"The food wasn't good." --> "The food was unappetizing."
In general, stay away from general adjectives like "good" and "bad." Be more specific. What makes it good? What makes it bad? What unique qualities are you trying to focus on?
4. Use metaphor and exaggeration ("The internet is down.")
"Metaphor and exaggeration?" you say. "But I'm just writing an email to a client." Even so, a well-placed metaphor or an exaggerated phrase can add character and tone to a common email. Look at these examples:
"Your last email made my day." (your last email was one of the best parts of my day)
"Thanks for brightening up my morning!" (thanks for making my morning better)
"We feel this is just a Band-Aid solution." (this is a temporary fix; it won't last)
"Our boss has a heart of gold." (he is caring and empathetic)
"Wherever she goes, she lights up the room." (her positive attitude is contagious)
As an advanced English writer (and speaker), metaphors and exaggerated sentences can help your language to stand out. Here is a useful article from the MacMillan Dictionary for further research and practice.
5. Use the passive voice to shift focus and to soften your sentences
One of the most common questions English teachers hear is "Why do we use the passive voice?" There are several reasons. Sometimes...
We don't know the doer of the action
"We were robbed last night." (We don't know by whom)
"The documents should have been sent by now." (We don't know who is responsible for sending them. Maybe we are waiting for government documents, and it is impossible for us to know who in the government is supposed to send them)
We want to hide the doer of the action
"We were lied to." (We know who lied to us--our boss, for example--but we are trying to be less direct and to soften the tone of the conversation. We don't want to say "You lied to us!" to our boss, perhaps because we know that will only lead to more arguing)
"I am being harassed at work." (Perhaps we are not ready yet to reveal who is harassing us)
We want our reader to focus on the object, not the subject
"My laptop was damaged beyond repair." (This means it cannot be fixed. I know who damaged my laptop, and the person I'm writing to knows as well, but I want to focus on the laptop and not the person who did it in this sentence. The laptop is what I care about. Maybe I want the company to compensate me for the damage)
"I was taken advantage of." (Perhaps you are writing to your boss, and you want to tell them that they took advantage of you. However, you don't want to focus on your boss' action, but on how it affected you...you were the one who suffered. This was something that was done to you)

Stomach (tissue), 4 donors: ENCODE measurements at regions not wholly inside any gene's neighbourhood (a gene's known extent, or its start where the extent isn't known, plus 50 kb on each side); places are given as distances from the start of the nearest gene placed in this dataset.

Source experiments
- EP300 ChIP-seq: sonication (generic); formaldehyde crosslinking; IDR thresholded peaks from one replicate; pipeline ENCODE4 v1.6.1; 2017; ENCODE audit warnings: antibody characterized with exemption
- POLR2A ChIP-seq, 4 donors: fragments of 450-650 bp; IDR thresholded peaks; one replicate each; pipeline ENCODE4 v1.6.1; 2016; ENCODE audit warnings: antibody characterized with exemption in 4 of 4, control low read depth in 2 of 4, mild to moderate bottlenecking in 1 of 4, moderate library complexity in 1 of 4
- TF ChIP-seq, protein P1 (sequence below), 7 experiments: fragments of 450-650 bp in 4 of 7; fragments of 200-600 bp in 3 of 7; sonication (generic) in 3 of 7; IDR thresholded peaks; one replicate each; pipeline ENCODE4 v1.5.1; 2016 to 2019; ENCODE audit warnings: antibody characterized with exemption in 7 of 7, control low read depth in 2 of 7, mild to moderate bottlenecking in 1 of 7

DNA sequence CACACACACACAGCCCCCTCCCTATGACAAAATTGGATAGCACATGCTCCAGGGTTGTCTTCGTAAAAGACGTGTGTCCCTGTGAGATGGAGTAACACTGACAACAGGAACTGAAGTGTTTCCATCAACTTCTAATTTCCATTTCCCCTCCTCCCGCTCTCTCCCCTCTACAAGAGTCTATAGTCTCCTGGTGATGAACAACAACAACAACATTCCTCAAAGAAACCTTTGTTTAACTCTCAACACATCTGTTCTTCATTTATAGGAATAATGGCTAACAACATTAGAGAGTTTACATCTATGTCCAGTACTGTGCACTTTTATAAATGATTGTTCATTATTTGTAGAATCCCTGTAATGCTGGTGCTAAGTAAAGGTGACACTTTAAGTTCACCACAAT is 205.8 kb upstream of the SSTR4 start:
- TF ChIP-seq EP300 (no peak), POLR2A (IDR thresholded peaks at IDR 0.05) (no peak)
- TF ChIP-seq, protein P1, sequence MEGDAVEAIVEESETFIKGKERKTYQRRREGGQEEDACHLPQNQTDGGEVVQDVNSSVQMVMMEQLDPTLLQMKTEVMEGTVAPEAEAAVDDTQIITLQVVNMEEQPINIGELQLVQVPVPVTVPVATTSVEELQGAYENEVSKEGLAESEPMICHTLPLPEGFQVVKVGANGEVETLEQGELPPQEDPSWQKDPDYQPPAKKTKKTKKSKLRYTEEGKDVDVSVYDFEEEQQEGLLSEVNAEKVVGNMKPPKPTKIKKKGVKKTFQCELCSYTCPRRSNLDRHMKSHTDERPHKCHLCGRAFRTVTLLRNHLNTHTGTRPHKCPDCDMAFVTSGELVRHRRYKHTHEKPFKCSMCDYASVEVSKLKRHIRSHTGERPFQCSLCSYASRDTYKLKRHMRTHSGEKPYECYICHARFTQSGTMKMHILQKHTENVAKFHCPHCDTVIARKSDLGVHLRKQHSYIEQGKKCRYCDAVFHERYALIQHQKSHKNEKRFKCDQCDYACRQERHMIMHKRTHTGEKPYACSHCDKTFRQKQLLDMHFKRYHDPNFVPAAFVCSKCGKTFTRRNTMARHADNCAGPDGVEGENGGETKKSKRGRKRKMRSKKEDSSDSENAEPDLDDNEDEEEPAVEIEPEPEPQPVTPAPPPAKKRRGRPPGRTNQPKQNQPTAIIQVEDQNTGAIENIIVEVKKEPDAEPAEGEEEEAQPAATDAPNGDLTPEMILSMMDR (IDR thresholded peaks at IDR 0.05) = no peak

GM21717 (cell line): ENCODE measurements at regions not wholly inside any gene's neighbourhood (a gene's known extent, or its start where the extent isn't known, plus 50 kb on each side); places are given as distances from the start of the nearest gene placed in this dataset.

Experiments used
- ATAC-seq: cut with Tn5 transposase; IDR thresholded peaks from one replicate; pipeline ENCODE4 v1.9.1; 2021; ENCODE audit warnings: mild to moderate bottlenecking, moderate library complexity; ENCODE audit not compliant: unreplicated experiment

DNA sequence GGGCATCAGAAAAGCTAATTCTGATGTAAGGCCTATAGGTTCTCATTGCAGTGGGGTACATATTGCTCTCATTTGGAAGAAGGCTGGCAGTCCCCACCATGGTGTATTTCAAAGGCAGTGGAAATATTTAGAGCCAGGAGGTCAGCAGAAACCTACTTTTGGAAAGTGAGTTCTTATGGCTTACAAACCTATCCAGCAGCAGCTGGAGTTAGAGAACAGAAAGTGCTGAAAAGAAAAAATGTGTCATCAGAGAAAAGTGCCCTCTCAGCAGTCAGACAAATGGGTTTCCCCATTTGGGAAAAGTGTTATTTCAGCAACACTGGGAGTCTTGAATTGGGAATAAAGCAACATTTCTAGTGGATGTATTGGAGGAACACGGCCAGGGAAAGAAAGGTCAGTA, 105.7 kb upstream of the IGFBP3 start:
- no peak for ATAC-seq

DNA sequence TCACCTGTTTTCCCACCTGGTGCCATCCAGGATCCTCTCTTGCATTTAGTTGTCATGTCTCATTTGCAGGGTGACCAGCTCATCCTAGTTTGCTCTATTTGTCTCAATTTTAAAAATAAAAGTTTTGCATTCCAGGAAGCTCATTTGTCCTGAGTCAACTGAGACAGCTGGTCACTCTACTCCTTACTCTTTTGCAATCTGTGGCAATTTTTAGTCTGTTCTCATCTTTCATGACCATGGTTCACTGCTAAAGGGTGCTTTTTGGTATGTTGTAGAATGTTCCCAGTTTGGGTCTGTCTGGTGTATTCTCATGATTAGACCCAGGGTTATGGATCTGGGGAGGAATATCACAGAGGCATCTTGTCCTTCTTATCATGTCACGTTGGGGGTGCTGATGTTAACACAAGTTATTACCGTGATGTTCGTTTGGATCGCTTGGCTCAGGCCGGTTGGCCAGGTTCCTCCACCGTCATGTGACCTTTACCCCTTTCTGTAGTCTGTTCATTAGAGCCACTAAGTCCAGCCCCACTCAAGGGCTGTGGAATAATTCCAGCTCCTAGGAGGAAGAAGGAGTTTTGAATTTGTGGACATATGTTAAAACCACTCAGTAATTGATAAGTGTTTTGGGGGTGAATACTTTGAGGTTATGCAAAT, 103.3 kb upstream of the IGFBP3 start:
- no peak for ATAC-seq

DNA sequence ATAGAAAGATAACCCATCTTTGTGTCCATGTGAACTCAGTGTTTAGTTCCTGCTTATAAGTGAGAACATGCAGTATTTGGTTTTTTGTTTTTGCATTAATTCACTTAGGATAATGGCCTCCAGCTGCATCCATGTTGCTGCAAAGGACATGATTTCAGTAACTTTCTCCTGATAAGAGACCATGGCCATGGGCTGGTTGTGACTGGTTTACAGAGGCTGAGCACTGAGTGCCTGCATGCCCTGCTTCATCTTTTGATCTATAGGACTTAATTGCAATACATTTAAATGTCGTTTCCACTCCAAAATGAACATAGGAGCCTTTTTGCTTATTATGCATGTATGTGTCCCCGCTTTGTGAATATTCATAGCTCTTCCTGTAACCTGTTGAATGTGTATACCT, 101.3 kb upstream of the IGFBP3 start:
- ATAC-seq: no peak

We want to report a crime or explain a process
(this helps create a mental distance from the crime or event, making is feel softer)
"Two thousand dollars were stolen." (Perhaps we know the doer, or perhaps we don't. Either way, reporting criminal activity is often done using the passive voice)
"The money will be deposited once we have your banking information." (The process feels more impersonal with this structure instead of saying "We will deposit the money once we have your banking information.")
In all of these cases, there is a distance created from the subject, and a greater emphasis placed on the receiver of an action. Once you start using the passive voice in these contexts, you will see just how common and useful it can be.
A final note
Everyone has their own voice, so everyone's writing will be slightly different. Some people might overuse complex sentences, and others might not use them enough. In the end, I recommend using moderation and your own judgment for how to use these techniques. Perhaps you do not use metaphors very often when you write in your first language. That's fine! You don't have to suddenly start using them in English.
Also, reading a list like this can feel overwhelming (or "too much"). However, the goal isn't to magically start using all of these techniques. The purpose of an article like this is to give you some guidance to help you in the future. Practice one technique at a time, and don't rush. Maybe it will take a month or more to start getting comfortable, but with regular practice, you will get more comfortable.
Want to practice? Write to me in the comments and try using some of these techniques.
Want to increase your use of metaphors and exaggeration? Pick up a copy of my book, 200 Practical English Idioms and start using phrases like "I've been working around the clock," "Your presentation was out of this world," "We're on the same page," and more.
Until next time, I wish you success in your studies!